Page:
The other is just the general sense of missing out one gets when they leave any place they've put down roots, especially if it's their hometown. Anyone who's ever lived in the St. Louis area knows that the regional pride here is very strong, especially if you've lived here for many years. Ask anyone from St. Louis about their home and they'll have a full 5-7 minute verbal essay explaining all the amazing things St. Louis has to offer that practically no one knows about (Ted Drewes Custard, Imo's Pizza, our FREE museums and prize-winning zoo, the wonderful insanity that is the City Museum, and that's not even scratching the surface. Come find me when you've decided to confront your own FOMO because you've never visited St. Louis; I'll be waiting).

But of course, it's not just because it's St. Louis that my heart is getting an emotional workout from all this, it's the friends and family I love so dearly who I feel like I will be leaving behind. Friends whose children are still young and make me worry that if I leave for too long they'll forget who I am. Girls in my youth group who have shared their struggles with me and have left me praying desperately for the next one who will take care of them as they continue to grow and experience new challenges in their lives. My dear friends in my church small group who have so often lifted me up and been a support to me in dry seasons in my faith as well as times of confusion and sorrow and joy and whatever seasons they will go through while I'm gone that I won't hear about on a weekly basis like I used to. My sister and her husband who are about to have their THIRD daughter and not knowing when I'll even get to meet her.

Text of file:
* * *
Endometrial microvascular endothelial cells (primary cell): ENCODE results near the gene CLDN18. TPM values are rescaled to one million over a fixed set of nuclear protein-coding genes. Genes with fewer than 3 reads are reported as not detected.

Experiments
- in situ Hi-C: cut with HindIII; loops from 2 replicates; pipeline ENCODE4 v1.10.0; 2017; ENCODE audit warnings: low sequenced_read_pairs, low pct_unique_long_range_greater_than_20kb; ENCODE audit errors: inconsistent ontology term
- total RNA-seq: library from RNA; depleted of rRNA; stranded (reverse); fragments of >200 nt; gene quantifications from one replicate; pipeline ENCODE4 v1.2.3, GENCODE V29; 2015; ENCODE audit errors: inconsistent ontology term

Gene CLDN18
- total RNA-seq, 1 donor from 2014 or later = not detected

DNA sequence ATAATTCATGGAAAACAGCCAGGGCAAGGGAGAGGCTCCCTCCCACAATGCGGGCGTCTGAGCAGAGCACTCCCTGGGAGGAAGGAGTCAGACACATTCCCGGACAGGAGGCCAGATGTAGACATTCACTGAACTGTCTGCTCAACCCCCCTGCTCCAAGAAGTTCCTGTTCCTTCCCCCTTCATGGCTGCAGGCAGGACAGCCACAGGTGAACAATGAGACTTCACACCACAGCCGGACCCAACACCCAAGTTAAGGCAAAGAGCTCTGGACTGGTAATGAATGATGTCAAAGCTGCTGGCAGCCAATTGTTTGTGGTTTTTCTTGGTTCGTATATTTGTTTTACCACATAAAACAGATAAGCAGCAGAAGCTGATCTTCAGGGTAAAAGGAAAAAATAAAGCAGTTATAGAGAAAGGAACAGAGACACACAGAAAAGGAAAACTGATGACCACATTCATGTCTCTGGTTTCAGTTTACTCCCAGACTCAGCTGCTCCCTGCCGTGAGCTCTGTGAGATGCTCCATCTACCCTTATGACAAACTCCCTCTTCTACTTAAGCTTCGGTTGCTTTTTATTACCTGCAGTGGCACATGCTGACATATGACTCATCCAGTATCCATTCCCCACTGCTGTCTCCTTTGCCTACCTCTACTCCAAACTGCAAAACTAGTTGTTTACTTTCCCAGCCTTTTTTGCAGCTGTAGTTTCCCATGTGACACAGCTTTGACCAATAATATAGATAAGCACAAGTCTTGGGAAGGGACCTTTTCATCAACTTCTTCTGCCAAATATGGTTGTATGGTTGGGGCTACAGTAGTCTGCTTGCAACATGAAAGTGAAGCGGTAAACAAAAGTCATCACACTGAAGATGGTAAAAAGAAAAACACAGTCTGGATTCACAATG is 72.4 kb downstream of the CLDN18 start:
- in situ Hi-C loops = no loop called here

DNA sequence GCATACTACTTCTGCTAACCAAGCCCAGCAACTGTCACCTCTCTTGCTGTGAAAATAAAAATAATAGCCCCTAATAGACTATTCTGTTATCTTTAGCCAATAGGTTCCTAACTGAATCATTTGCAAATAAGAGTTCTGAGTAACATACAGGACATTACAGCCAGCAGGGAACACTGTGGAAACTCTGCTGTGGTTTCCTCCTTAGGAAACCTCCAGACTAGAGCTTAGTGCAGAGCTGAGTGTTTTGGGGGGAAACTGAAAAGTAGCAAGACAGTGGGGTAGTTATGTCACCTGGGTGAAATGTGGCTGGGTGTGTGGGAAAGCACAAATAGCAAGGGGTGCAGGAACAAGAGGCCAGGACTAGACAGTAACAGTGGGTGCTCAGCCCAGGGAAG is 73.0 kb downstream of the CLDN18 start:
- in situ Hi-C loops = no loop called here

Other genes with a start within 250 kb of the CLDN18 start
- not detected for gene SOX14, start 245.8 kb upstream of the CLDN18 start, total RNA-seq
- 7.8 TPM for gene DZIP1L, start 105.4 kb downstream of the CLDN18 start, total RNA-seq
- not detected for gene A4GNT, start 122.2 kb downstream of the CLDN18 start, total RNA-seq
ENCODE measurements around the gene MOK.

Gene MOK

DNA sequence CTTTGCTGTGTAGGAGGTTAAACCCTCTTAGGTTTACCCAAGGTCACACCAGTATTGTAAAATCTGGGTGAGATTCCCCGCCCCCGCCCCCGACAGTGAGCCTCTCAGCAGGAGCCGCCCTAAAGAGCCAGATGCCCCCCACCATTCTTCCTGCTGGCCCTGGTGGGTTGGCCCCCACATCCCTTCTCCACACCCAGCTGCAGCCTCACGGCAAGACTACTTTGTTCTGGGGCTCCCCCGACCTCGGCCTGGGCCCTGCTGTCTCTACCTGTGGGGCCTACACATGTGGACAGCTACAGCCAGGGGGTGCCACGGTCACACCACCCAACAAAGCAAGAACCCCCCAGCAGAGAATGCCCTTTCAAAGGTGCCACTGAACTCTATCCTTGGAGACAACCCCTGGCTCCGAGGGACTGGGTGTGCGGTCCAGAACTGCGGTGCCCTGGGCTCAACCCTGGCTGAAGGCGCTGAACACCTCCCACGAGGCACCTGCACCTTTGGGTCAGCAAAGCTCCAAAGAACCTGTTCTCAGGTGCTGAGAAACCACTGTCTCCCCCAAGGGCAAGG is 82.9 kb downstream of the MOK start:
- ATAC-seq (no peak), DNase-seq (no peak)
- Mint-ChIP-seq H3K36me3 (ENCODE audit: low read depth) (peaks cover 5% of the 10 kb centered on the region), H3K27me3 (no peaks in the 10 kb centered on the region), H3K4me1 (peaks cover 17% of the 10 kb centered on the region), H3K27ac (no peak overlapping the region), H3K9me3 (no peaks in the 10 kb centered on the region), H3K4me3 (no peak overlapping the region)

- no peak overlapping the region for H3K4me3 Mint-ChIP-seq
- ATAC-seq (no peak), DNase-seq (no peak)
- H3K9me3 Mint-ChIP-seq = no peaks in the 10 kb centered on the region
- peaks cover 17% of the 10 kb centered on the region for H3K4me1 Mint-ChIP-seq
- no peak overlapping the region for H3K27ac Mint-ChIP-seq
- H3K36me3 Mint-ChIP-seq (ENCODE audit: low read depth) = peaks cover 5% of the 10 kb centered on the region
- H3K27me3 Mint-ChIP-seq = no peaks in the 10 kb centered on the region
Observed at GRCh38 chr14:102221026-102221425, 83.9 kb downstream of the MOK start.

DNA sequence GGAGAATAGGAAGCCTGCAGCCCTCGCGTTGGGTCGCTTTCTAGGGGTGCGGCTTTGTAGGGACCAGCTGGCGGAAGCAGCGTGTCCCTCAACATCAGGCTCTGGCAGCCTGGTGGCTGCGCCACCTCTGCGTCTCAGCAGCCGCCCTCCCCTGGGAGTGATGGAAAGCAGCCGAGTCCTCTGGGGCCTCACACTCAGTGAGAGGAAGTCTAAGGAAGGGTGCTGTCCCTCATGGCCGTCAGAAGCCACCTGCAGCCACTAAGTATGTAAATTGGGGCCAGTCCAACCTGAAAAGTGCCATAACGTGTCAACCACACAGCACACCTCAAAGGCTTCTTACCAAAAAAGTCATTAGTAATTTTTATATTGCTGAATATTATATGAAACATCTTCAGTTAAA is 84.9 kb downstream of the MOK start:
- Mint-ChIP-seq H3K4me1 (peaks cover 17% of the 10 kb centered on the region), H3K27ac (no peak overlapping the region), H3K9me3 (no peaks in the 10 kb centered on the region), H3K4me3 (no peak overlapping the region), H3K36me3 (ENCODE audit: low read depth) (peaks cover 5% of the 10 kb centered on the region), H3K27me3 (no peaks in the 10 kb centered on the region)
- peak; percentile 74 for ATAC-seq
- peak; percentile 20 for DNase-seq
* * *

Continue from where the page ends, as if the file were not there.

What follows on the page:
Now, I know even as I will be gone physically, the people in my life who are so dear to me won't forget me or fail to reach out and catch up with me or pray for me during this season. Believe me, they've proven their love and friendship to me enough times that it would be a disservice to them to think they would neglect to keep up the relationship, and I hope they would expect the same from me. But as someone who forms bonds through experiences, it's easy to feel like I'm going to be perpetually missing out while I'm across the sea. What memories could I have made if I were still around? What friendships could I have poured more into? What people will I now never meet because I'm somewhere else?